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Paying off your car loan before the end of the loan term is enticing if you want to lower your monthly debt payments faster. But making that decision really depends on a few different factors like your current interest rate, monthly payment and if you can afford paying the final lump sum.
For most people, it might be worth it. But you’ll want to assess your financial situation first before making the jump.
Benefits to Paying Off a Car Loan Early
If you have the funds to pay off your car loan early, it may reap some serious benefits.
1. Improve your DTI
Your debt-to-income(DTI) ratio is how much debt you owe compared to how much money you make. The lower your DTI, the better you look to future creditors and lenders, whether that’s taking out a credit card or buying a home. Paying off your car loan will lower your DTI.
2. Save Money
Every car loan payment goes not only to the original borrowed amount—your principal—but also to your interest rate. Paying extra towards your principal lowers how much you’ll pay in interest over the life of the loan.
Paying off your loan sooner means it will eventually free up your monthly cash for other expenses when the loan is paid off. It also lowers your car insurance payments, so you can use the savings to stash away for a rainy day, pay off other debt or invest.
3. Own the Car
Paying off your car loan early means you own the car free and clear, rather than the lender. If you ever need to turn around and sell it, you could earn more from that sale than you would if you still had a loan on it because the lender will expect payment first from the sale.
Also, taking out a car loan to pay for your car means that if you miss a payment or fall behind, the bank or lender can repossess your car. Even though you drive and maintain it, the car still belongs to someone else so long as there is a loan on it.
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Downsides to Paying Car Loan Off Early
While there are some good things that come from paying off your car loan early, watch out for the downsides.
1. Prepayment Penalties
Some loan contracts come with prepayment penalties, which means that if you pay your loan off before the term is up, you could face a fee.
Keep in mind that many contracts are in place to avoid buyers paying their car loan off incredibly early, like six months after buying. If you pay yours off two years into your loan, for example, you might not face any fees. But you’ll need to read over your car loan contract or contact your lender to see if this applies to your case.
If you do plan on paying off your car very early, compare the cost of the fee to the overall savings of paying off your loan well before the final date. If the fee is more than the savings, it might not be worth it.
2. Your Money Might Be Better Used Elsewhere
Paying off your car loan early frees up a good chunk of extra cash to keep in your pocket. But it’s important to also look at how much you’re paying monthly for other debts that might be costing you more. Which one has the highest interest rate? If your car loan’s rate is low compared to other types of debt, like credit cards, consider paying off the debt with the highest interest rate first. That way you save more on total interest owed.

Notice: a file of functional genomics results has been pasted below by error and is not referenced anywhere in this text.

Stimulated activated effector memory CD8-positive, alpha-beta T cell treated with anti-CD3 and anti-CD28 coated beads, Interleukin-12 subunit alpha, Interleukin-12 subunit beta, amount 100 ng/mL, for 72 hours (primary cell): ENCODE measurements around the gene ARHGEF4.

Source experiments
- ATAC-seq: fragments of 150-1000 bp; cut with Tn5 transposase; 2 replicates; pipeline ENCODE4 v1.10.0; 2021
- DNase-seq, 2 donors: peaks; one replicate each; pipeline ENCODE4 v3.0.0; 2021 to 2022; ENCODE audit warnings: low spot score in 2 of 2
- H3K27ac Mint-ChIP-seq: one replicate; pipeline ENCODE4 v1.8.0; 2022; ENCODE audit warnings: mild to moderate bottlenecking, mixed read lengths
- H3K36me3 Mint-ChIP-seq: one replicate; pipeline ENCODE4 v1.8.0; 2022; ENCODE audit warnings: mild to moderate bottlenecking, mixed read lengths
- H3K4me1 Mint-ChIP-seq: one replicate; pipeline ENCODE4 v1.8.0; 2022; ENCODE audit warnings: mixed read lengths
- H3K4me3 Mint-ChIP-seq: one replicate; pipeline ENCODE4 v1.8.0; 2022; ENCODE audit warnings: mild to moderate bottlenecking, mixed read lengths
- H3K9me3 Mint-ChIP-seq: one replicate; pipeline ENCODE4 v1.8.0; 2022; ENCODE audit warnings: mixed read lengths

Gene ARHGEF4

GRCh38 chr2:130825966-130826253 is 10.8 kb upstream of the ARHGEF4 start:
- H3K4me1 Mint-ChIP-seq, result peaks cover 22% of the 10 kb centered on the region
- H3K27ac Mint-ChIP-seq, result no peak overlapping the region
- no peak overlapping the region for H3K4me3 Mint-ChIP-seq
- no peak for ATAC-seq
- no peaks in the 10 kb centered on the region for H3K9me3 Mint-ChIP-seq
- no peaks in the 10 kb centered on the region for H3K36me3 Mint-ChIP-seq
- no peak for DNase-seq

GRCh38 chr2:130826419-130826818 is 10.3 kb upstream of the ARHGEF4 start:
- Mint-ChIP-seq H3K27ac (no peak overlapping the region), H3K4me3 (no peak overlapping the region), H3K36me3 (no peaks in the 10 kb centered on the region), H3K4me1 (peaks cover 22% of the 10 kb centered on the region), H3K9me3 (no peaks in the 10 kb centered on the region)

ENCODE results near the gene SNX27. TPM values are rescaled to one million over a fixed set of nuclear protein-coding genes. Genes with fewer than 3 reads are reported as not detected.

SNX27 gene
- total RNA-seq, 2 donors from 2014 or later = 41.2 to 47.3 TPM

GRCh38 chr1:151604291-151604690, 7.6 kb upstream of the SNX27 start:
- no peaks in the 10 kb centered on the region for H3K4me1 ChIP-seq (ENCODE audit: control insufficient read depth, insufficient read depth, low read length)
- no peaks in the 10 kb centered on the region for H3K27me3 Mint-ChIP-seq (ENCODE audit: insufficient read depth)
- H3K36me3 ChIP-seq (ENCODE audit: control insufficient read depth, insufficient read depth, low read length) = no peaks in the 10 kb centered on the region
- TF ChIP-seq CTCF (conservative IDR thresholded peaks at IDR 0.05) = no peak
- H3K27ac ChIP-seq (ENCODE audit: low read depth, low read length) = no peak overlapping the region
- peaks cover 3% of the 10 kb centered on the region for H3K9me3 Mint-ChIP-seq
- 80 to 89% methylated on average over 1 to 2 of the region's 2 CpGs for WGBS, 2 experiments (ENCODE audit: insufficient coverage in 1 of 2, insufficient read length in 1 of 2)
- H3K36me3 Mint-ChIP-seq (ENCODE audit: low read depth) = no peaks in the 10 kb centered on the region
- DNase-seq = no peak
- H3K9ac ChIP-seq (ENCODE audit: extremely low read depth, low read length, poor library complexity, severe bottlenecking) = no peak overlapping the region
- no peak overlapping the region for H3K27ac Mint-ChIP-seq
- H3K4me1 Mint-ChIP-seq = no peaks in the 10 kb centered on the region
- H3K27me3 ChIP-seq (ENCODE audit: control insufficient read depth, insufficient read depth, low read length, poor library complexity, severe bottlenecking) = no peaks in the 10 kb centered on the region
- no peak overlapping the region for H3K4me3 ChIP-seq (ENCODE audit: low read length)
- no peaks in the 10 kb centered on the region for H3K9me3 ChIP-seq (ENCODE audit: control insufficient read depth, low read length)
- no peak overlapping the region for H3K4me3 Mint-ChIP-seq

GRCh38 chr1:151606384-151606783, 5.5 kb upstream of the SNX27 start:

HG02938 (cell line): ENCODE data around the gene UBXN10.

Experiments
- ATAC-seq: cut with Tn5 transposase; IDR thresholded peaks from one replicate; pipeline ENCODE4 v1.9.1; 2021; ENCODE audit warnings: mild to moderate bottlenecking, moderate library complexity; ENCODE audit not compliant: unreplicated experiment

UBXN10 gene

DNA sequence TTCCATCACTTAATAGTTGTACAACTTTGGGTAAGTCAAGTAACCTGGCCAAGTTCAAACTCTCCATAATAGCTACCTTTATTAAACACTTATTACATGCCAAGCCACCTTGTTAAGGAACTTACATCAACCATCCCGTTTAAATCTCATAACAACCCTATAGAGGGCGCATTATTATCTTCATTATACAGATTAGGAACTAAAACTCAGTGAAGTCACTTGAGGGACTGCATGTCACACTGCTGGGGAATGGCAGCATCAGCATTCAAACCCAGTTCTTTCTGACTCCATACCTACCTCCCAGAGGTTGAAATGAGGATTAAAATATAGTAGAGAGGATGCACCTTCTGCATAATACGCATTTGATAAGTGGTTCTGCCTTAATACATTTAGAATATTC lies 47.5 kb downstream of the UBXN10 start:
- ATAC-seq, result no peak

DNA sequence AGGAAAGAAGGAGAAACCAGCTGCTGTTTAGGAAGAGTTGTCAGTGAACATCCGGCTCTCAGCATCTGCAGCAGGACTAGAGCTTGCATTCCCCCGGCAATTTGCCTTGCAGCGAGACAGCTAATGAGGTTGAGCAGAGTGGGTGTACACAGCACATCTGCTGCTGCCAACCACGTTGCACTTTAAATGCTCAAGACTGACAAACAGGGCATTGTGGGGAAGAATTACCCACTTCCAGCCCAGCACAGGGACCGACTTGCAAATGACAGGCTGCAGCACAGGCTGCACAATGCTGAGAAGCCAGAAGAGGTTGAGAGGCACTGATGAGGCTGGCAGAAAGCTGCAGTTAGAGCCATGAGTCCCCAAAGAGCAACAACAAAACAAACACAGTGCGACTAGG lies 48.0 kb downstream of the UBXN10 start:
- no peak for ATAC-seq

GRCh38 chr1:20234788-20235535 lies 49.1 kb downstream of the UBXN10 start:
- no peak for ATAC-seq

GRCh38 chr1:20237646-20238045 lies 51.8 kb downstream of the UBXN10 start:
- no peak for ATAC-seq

3. Credit Score Drop
Any time you pay off a debt, it lowers your total credit mix and open accounts, which can cause a dip in your credit score. But don’t be discouraged. Most of the time, this drop is temporary and you should see a rebound within a few months. Lenders are more concerned that you manage your debts responsibly.
How to Pay Your Car Loan Off Early
Before completely paying off your car loan, review your options to see which one makes the most sense for your financial situation, like:
- Pay off the full amount. In order to pay off the entire remaining balance, it may require a few hundred or thousands of dollars to be paid at once, depending on how much is left on your car loan balance.
- Pay a partial payment. If you got a bonus at work or maybe sold something for a hefty chunk of change, you can use that money to make a large partial payment on your car loan.
- Boost monthly payments. If you got a raise at work or a new side hustle, you can increase your monthly payments in increments. This will reduce the number of monthly payments you need to make to repay your car.
When to Consider Paying Off a Car Loan
This is a big financial decision and you should give it enough careful thought, just like you did when you first got the car loan. Consider paying off your car if:
- You can afford it. If you don’t have any other major, more expensive financial obligations, paying off your car loan makes sense. You’ll free up money in your budget to put toward other things. But if you don’t have the cash on hand, you may want to explore other options.
- You don’t have other outstanding debt. Look at your budget, including how much you bring in and what you’re paying out. If you want to save on total interest, you may have other types of debt that’s a bigger obligation. Credit cards or personal loans often have higher interest rates than car loans, which means you may want to direct extra financial resources there.
- You’re saving for a big purchase. A car purchase itself is a major financial decision, but if you’re trying to save for a home, lowering your DTI ratio and boosting your cash on hand is a big deal. You can do that through paying off your car loan early.
Not everyone has the financial power to pay off a car loan early. If you don’t have the funds to do so, you may want to look into other options. Refinancing your car loan gives you the chance to lower your interest rate and reduce how much interest you pay over the life of the loan. But it could also extend your monthly payments, so it’s important to choose a financial path that fits your situation.
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